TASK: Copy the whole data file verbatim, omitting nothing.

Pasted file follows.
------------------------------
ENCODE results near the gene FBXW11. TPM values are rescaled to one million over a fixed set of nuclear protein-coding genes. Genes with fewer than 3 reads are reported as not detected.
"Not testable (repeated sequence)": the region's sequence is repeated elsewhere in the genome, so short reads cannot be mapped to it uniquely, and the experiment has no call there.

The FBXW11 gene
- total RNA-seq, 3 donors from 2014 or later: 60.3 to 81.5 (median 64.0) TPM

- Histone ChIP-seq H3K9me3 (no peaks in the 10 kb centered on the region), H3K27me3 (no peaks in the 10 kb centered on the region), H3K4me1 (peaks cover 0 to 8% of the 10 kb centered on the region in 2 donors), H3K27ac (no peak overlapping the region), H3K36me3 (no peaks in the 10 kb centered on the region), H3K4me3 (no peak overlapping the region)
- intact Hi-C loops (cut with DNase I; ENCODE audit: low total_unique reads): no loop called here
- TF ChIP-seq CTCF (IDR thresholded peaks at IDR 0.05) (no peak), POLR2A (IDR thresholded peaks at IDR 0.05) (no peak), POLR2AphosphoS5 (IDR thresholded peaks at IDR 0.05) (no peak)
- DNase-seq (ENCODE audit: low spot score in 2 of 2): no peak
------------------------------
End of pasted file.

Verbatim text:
ENCODE results near the gene FBXW11. TPM values are rescaled to one million over a fixed set of nuclear protein-coding genes. Genes with fewer than 3 reads are reported as not detected.
"Not testable (repeated sequence)": the region's sequence is repeated elsewhere in the genome, so short reads cannot be mapped to it uniquely, and the experiment has no call there.

The FBXW11 gene
- total RNA-seq, 3 donors from 2014 or later: 60.3 to 81.5 (median 64.0) TPM

- Histone ChIP-seq H3K9me3 (no peaks in the 10 kb centered on the region), H3K27me3 (no peaks in the 10 kb centered on the region), H3K4me1 (peaks cover 0 to 8% of the 10 kb centered on the region in 2 donors), H3K27ac (no peak overlapping the region), H3K36me3 (no peaks in the 10 kb centered on the region), H3K4me3 (no peak overlapping the region)
- intact Hi-C loops (cut with DNase I; ENCODE audit: low total_unique reads): no loop called here
- TF ChIP-seq CTCF (IDR thresholded peaks at IDR 0.05) (no peak), POLR2A (IDR thresholded peaks at IDR 0.05) (no peak), POLR2AphosphoS5 (IDR thresholded peaks at IDR 0.05) (no peak)
- DNase-seq (ENCODE audit: low spot score in 2 of 2): no peak